Typing of the document is double spaced, with a 12-point size professional typeface, such as Times New Roman, Arial, or Courier. Only one size and one style of type may be used in the main sections of the manuscript; the size may vary in captions or footnotes but should nonetheless remain consistent throughout the document.

Preliminary Pages and End Matter  

Preliminary pages precede the main text and are arranged in the following order: 

  • Title page 
  • Copyright page
  • Approval page
  • Abstract (150 word limit for master's candidates; 250 words for doctoral candidates)
  • Acknowledgments (optional, unless you received financial support for your project)
  • Table of Contents
  • List of Tables (if any)
  • List of Figures (if any)

The end matter follows the main text and is arranged in the following order:

  • Endnotes (if any)
  • Glossary (if any)
  • List of references
  • Appendices (if any)

Each preliminary page, each chapter page, the endnotes, the references, and each appendix must begin on a new page. 


As of Winter 2015, there is no longer a word limit on the abstract. We nonetheless suggest that candidates keep their abstracts to no more than 250 words for the sake of brevity. 

However, ProQuest continues to publish print indexes of all dissertations and theses, requiring limits of 350 words for dissertation abstracts and 150 words for thesis abstracts. They will truncate an abstract if it exceeds these word limits; candidates may wish to limit the length of the abstract if this is a concern.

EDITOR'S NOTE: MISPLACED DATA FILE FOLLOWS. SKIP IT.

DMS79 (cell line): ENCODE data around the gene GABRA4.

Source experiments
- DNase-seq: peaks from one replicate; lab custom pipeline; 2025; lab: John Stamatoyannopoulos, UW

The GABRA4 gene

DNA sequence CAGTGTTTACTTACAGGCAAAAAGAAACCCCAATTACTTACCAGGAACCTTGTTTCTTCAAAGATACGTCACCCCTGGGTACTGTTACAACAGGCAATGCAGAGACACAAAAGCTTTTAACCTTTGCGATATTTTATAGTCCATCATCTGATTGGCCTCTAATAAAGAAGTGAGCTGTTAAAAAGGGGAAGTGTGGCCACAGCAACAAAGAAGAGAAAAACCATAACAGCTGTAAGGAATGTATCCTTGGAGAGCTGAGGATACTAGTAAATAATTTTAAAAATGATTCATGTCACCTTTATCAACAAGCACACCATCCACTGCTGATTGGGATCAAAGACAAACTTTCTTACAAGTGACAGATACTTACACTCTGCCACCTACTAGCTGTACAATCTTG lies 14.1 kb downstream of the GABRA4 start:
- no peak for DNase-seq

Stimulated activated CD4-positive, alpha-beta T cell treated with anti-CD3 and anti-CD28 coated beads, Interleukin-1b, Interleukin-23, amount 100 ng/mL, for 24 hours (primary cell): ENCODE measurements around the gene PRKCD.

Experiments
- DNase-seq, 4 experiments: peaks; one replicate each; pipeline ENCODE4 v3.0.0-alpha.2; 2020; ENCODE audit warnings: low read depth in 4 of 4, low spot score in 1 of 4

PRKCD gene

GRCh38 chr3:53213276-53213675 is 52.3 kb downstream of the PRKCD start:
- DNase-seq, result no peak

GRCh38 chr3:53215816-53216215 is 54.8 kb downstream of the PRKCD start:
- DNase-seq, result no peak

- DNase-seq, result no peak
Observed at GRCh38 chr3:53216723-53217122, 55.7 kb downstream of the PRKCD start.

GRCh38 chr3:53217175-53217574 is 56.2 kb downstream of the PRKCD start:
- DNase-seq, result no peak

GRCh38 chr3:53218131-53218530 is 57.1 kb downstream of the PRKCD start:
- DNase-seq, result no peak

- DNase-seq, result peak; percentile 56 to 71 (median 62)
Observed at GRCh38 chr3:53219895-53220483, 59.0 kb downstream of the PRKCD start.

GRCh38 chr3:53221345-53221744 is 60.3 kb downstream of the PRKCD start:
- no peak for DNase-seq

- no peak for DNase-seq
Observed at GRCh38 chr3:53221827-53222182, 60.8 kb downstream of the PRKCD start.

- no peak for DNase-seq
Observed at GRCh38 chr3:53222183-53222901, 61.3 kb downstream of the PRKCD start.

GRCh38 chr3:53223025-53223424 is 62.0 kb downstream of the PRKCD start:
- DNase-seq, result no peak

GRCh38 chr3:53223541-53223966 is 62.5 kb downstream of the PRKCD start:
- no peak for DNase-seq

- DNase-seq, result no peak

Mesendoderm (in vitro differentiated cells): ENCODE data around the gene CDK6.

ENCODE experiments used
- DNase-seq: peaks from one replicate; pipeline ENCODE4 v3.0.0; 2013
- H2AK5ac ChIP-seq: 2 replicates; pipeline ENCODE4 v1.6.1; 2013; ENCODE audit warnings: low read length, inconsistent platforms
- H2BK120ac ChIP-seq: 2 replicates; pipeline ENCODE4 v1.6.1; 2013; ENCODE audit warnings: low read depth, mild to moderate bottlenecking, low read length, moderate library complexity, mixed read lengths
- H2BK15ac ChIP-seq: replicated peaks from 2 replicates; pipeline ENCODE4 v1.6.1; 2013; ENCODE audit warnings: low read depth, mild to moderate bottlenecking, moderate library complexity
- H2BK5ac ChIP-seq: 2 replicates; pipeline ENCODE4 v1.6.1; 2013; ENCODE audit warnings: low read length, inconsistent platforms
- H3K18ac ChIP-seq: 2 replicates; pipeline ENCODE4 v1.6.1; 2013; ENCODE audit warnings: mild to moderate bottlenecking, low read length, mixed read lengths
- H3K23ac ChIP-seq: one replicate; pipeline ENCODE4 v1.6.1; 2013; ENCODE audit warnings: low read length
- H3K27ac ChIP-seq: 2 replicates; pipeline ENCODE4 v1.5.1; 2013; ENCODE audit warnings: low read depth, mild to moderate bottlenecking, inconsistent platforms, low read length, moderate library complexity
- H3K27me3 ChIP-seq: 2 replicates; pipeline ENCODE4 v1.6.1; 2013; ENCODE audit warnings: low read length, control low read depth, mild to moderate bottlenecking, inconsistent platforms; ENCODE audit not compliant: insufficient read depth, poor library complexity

If possible, avoid using special characters, symbols, or “smart” quotation marks in the abstract. Consult the ProQuest FAQ for more information. 

Page Numbers

Preliminary pages are numbered using lower case Roman numerals (ii, iii, iv, etc). Pages of the main text are numbered using standard Arabic numerals. All pages, including appendices are counted and numbered. 

Headings and Subheadings  

Chapters must be constructed and presented in a logical and consistent manner. Follow individual department guidelines. If a specific style manual is required then that manual's requirements for the styling of headings and subheadings should be observed. 

​​Citations and References 

Citation format must follow the style manual or guidelines specified by the candidate's department and must be consistent within the document. Candidates may opt to use a citation manager to organize and format their references. Some common citation managers include RefWorks, Endnote, Mendeley, and Zotero, among others (Harvard University Libraries offer a handy comparison guide). Candidates might consider using RefWorks to format their references, the use of which is free for CSULA students, staff, and faculty. Candidates may also attend a free Library workshop for help with references, citations, and issues related to plagiarism. 

Tables and Figures

Tables are comprised of data or statistical information, which are presented in column and row format. Illustrative materials such as graphs, charts, diagrams, maps, and photographs, are referred to as figures. Tables and figures are numbered consecutively, and in separate sequences, and conform to department or style manual guidelines. Tables and figures may be placed within the text, close to its first reference; together in their own section following the last chapter; or in appropriate appendices at the end of the document. Only figures may be rendered in color, not tables.

Exceptions and Variations

Candidates are encouraged to notify their Reviewer of any tweaks to format or style that their committee has requested. With the exception of a few elements of the manuscript, we are flexible within reason. The most important aspect of the review process is that the format and style maintains consistency throughout the document.